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Technical Brief

Wide Band-Gaps in Flexural Periodic Beams With Separated Force and Moment Resonators

[+] Author and Article Information
Michael Yu Wang

Department of Mechanical Engineering,
National University of Singapore,
Singapore 117575, Singapore;
Faculty of Engineering,
The Chinese University of Hong Kong,
Shatin, NT, Hong Kong
e-mail: michael.wang@nus.edu.sg

Yan Ting Choy, Choi Wah Wan

Faculty of Engineering,
The Chinese University of Hong Kong,
Shatin, NT, Hong Kong

Allen Song Zhao

College of Engineering,
University of Michigan,
Ann Arbor, MI 48109

Contributed by the Technical Committee on Vibration and Sound of ASME for publication in the JOURNAL OF VIBRATION AND ACOUSTICS. Manuscript received December 4, 2014; final manuscript received August 26, 2015; published online October 8, 2015. Assoc. Editor: Mahmoud Hussein.

J. Vib. Acoust 137(6), 064504 (Oct 08, 2015) (6 pages) Paper No: VIB-14-1455; doi: 10.1115/1.4031519 History: Received December 04, 2014; Revised August 26, 2015

As a locally resonant (LR) elastic system, a uniform Euler–Bernoulli beam suspended with force and moment resonators has complicated band-gap mechanisms and richer dispersive characteristics. In this paper, we consider the use of the force and moment resonators in a noncollocated manner. On the LR beam, the force-type vibrators and the moment-type vibrators are alternatingly arranged, with a separation distance. We present an analytical study of the dispersion characteristics of the LR system, especially the effects of the separation distance on further widening the frequency stop bands. In addition, the complex dispersion properties on the frequency axis are described using a formulation different from the common approach.

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Figures

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Fig. 1

The separated force and moment resonators periodically attached on an Euler–Bernoulli beam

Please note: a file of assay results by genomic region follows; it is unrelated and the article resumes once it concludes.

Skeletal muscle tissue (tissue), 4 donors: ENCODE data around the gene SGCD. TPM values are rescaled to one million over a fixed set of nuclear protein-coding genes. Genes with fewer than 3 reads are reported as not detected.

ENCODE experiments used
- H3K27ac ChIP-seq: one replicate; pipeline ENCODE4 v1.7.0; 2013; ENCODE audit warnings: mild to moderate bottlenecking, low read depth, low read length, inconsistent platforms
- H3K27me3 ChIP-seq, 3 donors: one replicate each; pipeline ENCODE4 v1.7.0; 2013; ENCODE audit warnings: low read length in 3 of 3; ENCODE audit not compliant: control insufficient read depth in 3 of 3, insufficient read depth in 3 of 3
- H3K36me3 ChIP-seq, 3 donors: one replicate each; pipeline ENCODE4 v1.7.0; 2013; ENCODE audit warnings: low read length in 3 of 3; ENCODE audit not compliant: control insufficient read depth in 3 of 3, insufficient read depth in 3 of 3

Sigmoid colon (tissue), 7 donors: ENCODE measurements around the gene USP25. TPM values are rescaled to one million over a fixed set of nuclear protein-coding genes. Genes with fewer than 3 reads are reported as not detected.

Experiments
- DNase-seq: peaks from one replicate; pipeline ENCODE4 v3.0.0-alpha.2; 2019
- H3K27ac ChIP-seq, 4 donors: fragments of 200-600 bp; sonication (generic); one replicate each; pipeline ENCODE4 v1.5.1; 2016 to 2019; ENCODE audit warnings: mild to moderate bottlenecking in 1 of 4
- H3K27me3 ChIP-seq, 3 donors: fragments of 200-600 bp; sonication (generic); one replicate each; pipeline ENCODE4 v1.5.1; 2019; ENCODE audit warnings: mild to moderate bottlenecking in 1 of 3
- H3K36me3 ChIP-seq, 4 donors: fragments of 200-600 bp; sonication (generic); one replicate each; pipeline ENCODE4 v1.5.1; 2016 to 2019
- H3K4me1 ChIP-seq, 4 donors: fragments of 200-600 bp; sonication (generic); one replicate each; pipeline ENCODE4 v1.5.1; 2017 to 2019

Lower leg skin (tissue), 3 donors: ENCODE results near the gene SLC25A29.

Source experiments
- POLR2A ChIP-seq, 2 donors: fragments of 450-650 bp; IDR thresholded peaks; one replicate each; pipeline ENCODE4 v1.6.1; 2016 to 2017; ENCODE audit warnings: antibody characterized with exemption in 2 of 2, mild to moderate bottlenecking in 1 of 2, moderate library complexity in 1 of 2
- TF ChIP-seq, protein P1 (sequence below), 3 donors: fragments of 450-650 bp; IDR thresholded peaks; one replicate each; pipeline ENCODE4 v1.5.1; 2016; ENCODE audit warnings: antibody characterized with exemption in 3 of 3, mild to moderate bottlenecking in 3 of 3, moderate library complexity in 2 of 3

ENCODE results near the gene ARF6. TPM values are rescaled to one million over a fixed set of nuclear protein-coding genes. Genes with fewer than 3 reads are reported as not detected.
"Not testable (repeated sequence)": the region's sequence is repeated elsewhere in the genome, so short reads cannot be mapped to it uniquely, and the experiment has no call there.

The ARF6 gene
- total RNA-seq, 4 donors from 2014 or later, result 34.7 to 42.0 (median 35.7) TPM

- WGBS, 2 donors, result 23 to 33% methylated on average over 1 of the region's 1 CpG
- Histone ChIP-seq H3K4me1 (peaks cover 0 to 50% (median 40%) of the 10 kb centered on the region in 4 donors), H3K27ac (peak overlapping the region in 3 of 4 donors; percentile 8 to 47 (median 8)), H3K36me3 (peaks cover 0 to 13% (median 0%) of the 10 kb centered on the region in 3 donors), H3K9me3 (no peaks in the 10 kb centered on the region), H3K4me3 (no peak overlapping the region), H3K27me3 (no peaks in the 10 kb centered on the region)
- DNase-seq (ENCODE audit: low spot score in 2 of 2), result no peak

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Fig. 6

Dispersion curves in the α–β plane, with changing Ω starting at point A, Ω = 0 : (a) Ω01 = Ω02 = 0.5 and (b) Ω01 = Ω02 = 1.0

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Fig. 5

In the α–β plane, the four types of frequency dispersion regions and their associated transition types are as defined by the curves p, r, and s. At point A, Ω = 0.

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Fig. 2

The frequency band-gaps of the example with Ω01=Ω02=Ω0, γ1=γ2=0.5, and δ=0.25, for b1=0, 1/6, 1/3,  and 1/2 , respectively. BS band-gaps are in light shade (blue color) and LR band-gaps are in dark shade (red color).

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Fig. 3

The frequency band-gaps of the example with Ω01=Ω02=Ω0, γ1=γ2=2.0, and δ=0.40, for b1=0,  0.1,  0.25, and 0.5, respectively. BS band-gaps are in light shade (blue color) and LR band-gaps are in dark shade (red color).

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Fig. 4

Wide band-gaps of the example with Ω01 = Ω02 = Ω0, γ1 = γ2 = 2.0,δ = 0.40, and b1 = 0.235: (a) BS band-gaps are in light shade (blue color) and LR band-gaps are in dark shade (red color) and (b) the frequency edges of the band-gaps as defined by the curves p, r, and s, respectively

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